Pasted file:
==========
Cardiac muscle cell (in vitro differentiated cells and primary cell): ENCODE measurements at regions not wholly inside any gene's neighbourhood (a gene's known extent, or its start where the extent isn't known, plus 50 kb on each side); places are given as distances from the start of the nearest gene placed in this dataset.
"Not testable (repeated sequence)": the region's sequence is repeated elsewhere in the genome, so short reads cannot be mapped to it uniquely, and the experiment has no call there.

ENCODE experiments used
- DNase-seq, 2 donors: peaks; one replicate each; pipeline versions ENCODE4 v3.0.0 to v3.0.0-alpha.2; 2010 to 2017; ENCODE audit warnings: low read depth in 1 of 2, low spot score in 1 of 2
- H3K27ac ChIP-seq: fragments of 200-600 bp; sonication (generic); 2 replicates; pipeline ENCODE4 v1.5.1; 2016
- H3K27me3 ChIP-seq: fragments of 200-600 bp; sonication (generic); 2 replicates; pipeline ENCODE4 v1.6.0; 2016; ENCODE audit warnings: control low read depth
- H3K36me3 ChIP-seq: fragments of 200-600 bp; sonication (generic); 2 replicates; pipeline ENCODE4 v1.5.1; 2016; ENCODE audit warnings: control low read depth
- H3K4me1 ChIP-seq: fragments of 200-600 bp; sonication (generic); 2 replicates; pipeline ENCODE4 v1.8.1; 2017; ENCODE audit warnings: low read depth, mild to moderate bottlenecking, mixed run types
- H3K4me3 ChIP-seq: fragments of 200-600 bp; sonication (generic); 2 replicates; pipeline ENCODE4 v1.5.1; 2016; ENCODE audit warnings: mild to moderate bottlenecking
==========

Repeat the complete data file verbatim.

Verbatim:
Cardiac muscle cell (in vitro differentiated cells and primary cell): ENCODE measurements at regions not wholly inside any gene's neighbourhood (a gene's known extent, or its start where the extent isn't known, plus 50 kb on each side); places are given as distances from the start of the nearest gene placed in this dataset.
"Not testable (repeated sequence)": the region's sequence is repeated elsewhere in the genome, so short reads cannot be mapped to it uniquely, and the experiment has no call there.

ENCODE experiments used
- DNase-seq, 2 donors: peaks; one replicate each; pipeline versions ENCODE4 v3.0.0 to v3.0.0-alpha.2; 2010 to 2017; ENCODE audit warnings: low read depth in 1 of 2, low spot score in 1 of 2
- H3K27ac ChIP-seq: fragments of 200-600 bp; sonication (generic); 2 replicates; pipeline ENCODE4 v1.5.1; 2016
- H3K27me3 ChIP-seq: fragments of 200-600 bp; sonication (generic); 2 replicates; pipeline ENCODE4 v1.6.0; 2016; ENCODE audit warnings: control low read depth
- H3K36me3 ChIP-seq: fragments of 200-600 bp; sonication (generic); 2 replicates; pipeline ENCODE4 v1.5.1; 2016; ENCODE audit warnings: control low read depth
- H3K4me1 ChIP-seq: fragments of 200-600 bp; sonication (generic); 2 replicates; pipeline ENCODE4 v1.8.1; 2017; ENCODE audit warnings: low read depth, mild to moderate bottlenecking, mixed run types
- H3K4me3 ChIP-seq: fragments of 200-600 bp; sonication (generic); 2 replicates; pipeline ENCODE4 v1.5.1; 2016; ENCODE audit warnings: mild to moderate bottlenecking